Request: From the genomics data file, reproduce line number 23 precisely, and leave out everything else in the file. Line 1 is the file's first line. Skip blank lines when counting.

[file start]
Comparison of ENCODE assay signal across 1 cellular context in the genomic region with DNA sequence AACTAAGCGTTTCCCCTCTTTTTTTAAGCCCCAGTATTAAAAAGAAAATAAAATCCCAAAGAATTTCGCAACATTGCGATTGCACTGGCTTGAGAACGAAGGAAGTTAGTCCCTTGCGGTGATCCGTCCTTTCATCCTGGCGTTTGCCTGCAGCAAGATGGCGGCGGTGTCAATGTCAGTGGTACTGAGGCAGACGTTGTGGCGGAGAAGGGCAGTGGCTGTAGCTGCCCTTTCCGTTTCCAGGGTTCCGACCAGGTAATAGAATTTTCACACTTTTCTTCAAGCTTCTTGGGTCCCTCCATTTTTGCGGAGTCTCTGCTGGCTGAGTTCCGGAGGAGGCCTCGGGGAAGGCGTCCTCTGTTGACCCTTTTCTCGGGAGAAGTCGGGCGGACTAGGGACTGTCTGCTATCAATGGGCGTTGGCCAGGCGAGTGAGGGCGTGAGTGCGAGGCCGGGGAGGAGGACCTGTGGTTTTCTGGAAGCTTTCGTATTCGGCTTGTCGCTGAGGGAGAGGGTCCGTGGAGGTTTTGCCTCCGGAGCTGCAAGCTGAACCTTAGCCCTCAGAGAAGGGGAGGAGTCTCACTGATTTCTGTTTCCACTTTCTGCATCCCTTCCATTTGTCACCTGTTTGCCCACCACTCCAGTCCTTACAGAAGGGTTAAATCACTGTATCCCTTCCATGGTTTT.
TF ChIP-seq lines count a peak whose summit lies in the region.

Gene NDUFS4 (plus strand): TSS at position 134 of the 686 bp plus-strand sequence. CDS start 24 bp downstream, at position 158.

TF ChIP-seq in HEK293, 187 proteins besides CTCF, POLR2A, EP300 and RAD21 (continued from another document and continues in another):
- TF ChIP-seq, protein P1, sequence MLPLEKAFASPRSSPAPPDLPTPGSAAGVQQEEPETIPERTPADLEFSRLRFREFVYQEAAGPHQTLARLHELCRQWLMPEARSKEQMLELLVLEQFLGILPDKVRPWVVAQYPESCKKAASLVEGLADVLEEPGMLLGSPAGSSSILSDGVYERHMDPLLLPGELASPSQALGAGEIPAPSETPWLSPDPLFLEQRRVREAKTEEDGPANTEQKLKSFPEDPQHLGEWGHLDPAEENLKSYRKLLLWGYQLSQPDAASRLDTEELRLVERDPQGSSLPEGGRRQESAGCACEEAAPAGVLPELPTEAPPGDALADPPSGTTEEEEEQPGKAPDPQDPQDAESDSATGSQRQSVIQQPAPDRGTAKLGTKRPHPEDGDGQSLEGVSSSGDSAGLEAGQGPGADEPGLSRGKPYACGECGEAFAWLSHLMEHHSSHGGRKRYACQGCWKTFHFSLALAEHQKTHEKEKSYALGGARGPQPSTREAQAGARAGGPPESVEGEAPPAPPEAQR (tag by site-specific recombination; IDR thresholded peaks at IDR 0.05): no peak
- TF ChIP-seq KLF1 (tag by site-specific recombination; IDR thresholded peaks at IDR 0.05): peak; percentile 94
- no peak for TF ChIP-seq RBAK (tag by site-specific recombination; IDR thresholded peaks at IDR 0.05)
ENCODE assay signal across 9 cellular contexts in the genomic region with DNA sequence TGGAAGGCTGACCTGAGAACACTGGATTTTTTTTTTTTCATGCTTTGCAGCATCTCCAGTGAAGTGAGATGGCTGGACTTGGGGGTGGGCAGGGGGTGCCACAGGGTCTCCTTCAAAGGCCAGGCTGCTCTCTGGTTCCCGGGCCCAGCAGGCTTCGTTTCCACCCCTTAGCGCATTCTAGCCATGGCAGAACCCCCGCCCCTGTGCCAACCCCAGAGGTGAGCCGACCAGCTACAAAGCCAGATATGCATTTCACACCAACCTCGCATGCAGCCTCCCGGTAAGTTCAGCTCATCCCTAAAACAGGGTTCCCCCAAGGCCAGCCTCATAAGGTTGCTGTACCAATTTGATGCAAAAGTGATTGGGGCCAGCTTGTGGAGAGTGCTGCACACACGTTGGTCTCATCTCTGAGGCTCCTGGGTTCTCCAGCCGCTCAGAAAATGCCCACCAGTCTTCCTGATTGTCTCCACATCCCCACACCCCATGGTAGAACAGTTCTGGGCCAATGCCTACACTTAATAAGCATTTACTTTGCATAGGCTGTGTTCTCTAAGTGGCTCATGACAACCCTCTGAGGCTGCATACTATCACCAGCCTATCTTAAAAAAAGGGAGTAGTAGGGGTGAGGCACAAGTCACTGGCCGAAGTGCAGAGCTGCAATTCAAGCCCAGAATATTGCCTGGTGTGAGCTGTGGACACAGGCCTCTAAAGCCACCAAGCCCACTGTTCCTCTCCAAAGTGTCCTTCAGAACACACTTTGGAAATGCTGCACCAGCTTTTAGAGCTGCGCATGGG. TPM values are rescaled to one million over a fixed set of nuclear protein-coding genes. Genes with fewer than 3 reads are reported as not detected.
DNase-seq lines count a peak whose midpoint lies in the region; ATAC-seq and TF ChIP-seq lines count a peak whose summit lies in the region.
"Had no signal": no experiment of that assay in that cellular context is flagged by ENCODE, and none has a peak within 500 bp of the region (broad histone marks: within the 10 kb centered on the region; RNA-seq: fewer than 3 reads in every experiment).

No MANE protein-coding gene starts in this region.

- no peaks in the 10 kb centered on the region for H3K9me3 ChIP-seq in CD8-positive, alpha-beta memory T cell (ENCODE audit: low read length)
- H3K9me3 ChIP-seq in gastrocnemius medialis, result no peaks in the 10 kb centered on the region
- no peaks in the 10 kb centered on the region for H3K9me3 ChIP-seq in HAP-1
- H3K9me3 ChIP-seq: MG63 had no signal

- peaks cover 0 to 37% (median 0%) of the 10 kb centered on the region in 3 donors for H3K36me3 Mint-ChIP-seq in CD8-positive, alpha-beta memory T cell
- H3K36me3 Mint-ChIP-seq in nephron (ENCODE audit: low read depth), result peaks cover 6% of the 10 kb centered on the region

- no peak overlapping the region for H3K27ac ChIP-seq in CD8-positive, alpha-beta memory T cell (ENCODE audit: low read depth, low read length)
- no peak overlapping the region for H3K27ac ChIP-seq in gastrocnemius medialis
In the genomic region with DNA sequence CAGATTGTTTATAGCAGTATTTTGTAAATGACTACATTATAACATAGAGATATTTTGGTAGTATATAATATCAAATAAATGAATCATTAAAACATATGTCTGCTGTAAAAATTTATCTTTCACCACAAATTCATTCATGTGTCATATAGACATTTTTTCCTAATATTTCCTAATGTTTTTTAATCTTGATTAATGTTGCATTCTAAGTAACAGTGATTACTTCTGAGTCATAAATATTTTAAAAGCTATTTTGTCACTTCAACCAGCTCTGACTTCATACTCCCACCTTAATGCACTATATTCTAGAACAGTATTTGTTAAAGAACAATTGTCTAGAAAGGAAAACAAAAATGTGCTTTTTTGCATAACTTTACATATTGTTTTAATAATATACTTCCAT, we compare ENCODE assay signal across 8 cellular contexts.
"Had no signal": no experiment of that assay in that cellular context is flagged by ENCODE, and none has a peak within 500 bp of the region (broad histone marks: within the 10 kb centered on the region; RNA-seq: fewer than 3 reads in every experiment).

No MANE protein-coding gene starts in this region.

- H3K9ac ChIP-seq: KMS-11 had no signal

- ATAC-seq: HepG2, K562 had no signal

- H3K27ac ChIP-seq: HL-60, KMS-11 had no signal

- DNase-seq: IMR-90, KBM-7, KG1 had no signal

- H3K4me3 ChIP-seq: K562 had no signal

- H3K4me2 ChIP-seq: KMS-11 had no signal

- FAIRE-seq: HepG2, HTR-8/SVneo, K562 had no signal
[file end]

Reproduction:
- H3K9ac ChIP-seq: KMS-11 had no signal